but since you have mentioned the skirpal case, we would like to get at least some sort of a document and evidence about it, but nobody gives it to us. it's the same thing with the accusations with meddling in the election process in america. we've recently heard that two more people suffered from the same nerve agent but i have never even heard the last names of these persons. who are they? >> chris: supposedly they picked up the bottle that was used to attack skripal. may i ask you one last question, sir? >> translator: let us see this issue first. what kind of package, what kind of bottle, what is the chemical formula? who got it? or maybe there are other reasons, internal reasons within the united kingdom, but nobody wants to look into these. we just see the ungrounded accusations, why is it done this way?
why should our relationship be made worse by this? >> chris: finally, i know one of the reasons he wanted to do this interview was so that people in the united states and the west could get a better understanding of the real man. you are often portrayed as a strong man, an autocrat, a person who is a symbol of russia's strength. are those fair characterizations of you, sir? >> translator: i'm not laying claim to be this kind of a strong man that i am being portrayed, but from the point of view of legal symbols, flag, all of them symbolize the country and it's the same for any country. the anthem, the national flag, and the institute of the presidency. they portray russian values and
what it's ready to go for, what it's ready to stand for, to build a relationship with such a great country as the united states. i've mentioned economy before and i mentioned this fact to president trump. let's look at our market, for instance. europeans sell hundreds of billions of dollars worth and about 1500 billion euro of services. the number for china stands at $57 billion. what about the united states? 12. $12 billion for the united states and $5 billion worth for services. so that's the direct result of these policies, including the sanctions. in fact, the united states have driven off their companies from the russian market, so they left and this vacuum was filled by their rivals, by their competitors. some of them lost their
investments. what was that for? we are interested in developing our relationship in the area of security, of stability, economic challenges, strategic challenges, and any other challenges that we have. i think that today with president trump we made the first step in this direction. >> chris: mr. president, thank you. thank you for talking with us. >> translator: thank you. >> shannon: the paper is still sitting there on the table. breaking news next. the russian woman accused of conspiring to infiltrate american political organizations including the nra reportedly under the direction of the kremlin. those allegations next. ♪ restlessness, it's gas! gas-x relieves pressure, bloating and discomfort... fast! so we can all sleep easier tonight.
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♪ >> shannon: this is a fox news alert. another russian being charged by the justice department tonight for allegedly attempting to create a back channel to moscow by infiltrating conservative groups like the nra. garrett tenney is here with this stunning story. you've got the latest. >> good to be with you. the fbi says this influenced operation as they call it goes back to at least 2015 and the goal according to the affidavit was to advance moscow's long-term strategic objectives in the united states. on sunday, fbi agents arrested a 29-year-old russian woman, maria butina, who is charged with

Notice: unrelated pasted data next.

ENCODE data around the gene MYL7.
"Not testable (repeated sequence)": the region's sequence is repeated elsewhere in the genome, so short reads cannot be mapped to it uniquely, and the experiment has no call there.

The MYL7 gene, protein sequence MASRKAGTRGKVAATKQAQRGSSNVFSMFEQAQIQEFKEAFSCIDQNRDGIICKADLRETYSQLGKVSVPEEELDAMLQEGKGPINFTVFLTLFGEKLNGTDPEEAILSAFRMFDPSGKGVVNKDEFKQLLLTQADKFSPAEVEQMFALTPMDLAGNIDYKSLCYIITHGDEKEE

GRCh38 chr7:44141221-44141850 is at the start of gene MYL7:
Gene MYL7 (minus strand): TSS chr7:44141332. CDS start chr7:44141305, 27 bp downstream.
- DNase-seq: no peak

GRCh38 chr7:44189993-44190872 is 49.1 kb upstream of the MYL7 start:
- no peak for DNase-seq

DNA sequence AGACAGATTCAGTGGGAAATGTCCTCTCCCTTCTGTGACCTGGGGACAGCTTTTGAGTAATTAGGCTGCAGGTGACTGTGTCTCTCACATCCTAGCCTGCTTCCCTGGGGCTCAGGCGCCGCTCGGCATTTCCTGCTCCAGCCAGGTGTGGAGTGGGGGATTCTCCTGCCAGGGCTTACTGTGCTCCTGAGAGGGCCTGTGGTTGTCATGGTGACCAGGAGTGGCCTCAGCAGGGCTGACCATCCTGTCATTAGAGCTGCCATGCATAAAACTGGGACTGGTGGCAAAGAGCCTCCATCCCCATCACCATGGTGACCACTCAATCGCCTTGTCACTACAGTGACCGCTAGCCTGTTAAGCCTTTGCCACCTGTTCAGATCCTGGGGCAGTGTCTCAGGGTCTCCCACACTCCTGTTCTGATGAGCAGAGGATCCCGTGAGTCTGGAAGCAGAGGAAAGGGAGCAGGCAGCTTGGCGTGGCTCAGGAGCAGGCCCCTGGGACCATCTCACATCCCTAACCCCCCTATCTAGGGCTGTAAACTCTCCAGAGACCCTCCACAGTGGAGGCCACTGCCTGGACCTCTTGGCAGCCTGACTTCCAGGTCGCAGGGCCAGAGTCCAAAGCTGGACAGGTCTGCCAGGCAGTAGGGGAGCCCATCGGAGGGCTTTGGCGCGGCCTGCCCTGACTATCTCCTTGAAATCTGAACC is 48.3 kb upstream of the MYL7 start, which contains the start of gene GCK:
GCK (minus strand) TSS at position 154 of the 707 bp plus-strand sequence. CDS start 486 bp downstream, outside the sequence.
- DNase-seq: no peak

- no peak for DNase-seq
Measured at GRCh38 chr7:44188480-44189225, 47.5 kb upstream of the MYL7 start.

lobbying to advanced russian interests. under the direction of the influential russian targeted by u.s. sanctions, butina spent the last three years trying to develop relationships with u.s. politicians in order to establish back channel lines of communication. according to the affidavit, these lines could be used by the russian federation to penetrate u.s. national decision-making apparatus to advance the agenda of the russian federation. butina is a whole funder of the russian gun rights group, the right to bear arms, and she cultivated relationships with various special interest groups, including a an array, in order to gain access to politicians. to some degree, she was successful in reaching those in power. she allegedly met with at least several elected officials in 2015 and 2016 to have a camping event in los angeles in july of 2015, she was one of the handful of people who got to asn candidate donald trump a
question. >> if you would be there elected to the president, what would be your foreign politics especially in relationship with my country and do you want to continue the politics of sanctions that damage both economies? >> her attorneys say that allegations are overblown and that butina is not a russian agent. it's also interesting to note that vladimir putin told chris wallace that russia has never interviewed with the internal affairs of the united states. court documents reveal that maria butina wrote in an email that representative prudence administration had approved her mission to establish a back channel operation. >> shannon: very interesting. thank you for the details. tomorrow night, tucker carlson will be airing a full extended interview with president trump. if you watch tonight, you saw a preview. be sure to turn in for the full thing tomorrow at 8:00 p.m. tucker covers not only
trump-putin, immigration, page ivan strzok, and so much more. tomorrow, 8:00, don't mess it. most lots, most trusted. good night from washington. i'm shannon bream. call one today. are you in good hands? we carry flowers that signifyn why we want to end the disease. and we walk so that one day, there will be a white flower for alzheimer's first survivor. join the fight at alz.org/walk. man: it takes a lot of work to run this business, but i really love it. i'm on the move all day long, and sometimes i don't eat the way i should. so i drink boost to get the nutrition i'm missing. boost high protein now has 33% more protein, along with 26 essential vitamins and minerals.